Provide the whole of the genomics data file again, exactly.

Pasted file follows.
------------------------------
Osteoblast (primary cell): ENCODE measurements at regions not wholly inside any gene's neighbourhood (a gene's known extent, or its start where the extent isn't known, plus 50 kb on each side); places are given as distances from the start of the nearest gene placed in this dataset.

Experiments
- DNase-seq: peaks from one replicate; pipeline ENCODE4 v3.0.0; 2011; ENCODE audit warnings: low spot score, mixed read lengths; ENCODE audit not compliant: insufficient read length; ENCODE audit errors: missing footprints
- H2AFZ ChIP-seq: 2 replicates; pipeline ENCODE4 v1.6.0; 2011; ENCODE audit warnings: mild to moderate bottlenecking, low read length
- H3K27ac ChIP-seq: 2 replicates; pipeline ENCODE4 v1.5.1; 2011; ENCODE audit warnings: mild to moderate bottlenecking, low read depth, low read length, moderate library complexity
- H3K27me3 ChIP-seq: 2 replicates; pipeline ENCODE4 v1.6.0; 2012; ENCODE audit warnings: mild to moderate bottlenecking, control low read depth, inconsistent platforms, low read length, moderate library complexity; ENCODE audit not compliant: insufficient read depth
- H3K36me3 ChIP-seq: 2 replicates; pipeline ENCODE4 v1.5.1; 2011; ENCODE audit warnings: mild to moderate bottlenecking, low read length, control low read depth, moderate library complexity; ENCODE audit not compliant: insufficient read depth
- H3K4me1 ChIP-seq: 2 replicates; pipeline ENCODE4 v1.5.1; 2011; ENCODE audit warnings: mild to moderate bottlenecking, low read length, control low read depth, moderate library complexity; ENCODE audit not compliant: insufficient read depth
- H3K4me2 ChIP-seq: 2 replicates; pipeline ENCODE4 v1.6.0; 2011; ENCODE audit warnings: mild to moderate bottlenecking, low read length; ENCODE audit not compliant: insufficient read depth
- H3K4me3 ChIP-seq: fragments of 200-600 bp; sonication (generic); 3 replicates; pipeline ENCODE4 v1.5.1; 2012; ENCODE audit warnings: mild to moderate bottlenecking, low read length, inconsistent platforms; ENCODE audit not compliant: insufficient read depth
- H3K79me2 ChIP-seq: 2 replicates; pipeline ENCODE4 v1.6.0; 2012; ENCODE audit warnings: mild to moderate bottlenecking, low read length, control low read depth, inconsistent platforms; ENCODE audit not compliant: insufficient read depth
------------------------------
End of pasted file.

Osteoblast (primary cell): ENCODE measurements at regions not wholly inside any gene's neighbourhood (a gene's known extent, or its start where the extent isn't known, plus 50 kb on each side); places are given as distances from the start of the nearest gene placed in this dataset.

Experiments
- DNase-seq: peaks from one replicate; pipeline ENCODE4 v3.0.0; 2011; ENCODE audit warnings: low spot score, mixed read lengths; ENCODE audit not compliant: insufficient read length; ENCODE audit errors: missing footprints
- H2AFZ ChIP-seq: 2 replicates; pipeline ENCODE4 v1.6.0; 2011; ENCODE audit warnings: mild to moderate bottlenecking, low read length
- H3K27ac ChIP-seq: 2 replicates; pipeline ENCODE4 v1.5.1; 2011; ENCODE audit warnings: mild to moderate bottlenecking, low read depth, low read length, moderate library complexity
- H3K27me3 ChIP-seq: 2 replicates; pipeline ENCODE4 v1.6.0; 2012; ENCODE audit warnings: mild to moderate bottlenecking, control low read depth, inconsistent platforms, low read length, moderate library complexity; ENCODE audit not compliant: insufficient read depth
- H3K36me3 ChIP-seq: 2 replicates; pipeline ENCODE4 v1.5.1; 2011; ENCODE audit warnings: mild to moderate bottlenecking, low read length, control low read depth, moderate library complexity; ENCODE audit not compliant: insufficient read depth
- H3K4me1 ChIP-seq: 2 replicates; pipeline ENCODE4 v1.5.1; 2011; ENCODE audit warnings: mild to moderate bottlenecking, low read length, control low read depth, moderate library complexity; ENCODE audit not compliant: insufficient read depth
- H3K4me2 ChIP-seq: 2 replicates; pipeline ENCODE4 v1.6.0; 2011; ENCODE audit warnings: mild to moderate bottlenecking, low read length; ENCODE audit not compliant: insufficient read depth
- H3K4me3 ChIP-seq: fragments of 200-600 bp; sonication (generic); 3 replicates; pipeline ENCODE4 v1.5.1; 2012; ENCODE audit warnings: mild to moderate bottlenecking, low read length, inconsistent platforms; ENCODE audit not compliant: insufficient read depth
- H3K79me2 ChIP-seq: 2 replicates; pipeline ENCODE4 v1.6.0; 2012; ENCODE audit warnings: mild to moderate bottlenecking, low read length, control low read depth, inconsistent platforms; ENCODE audit not compliant: insufficient read depth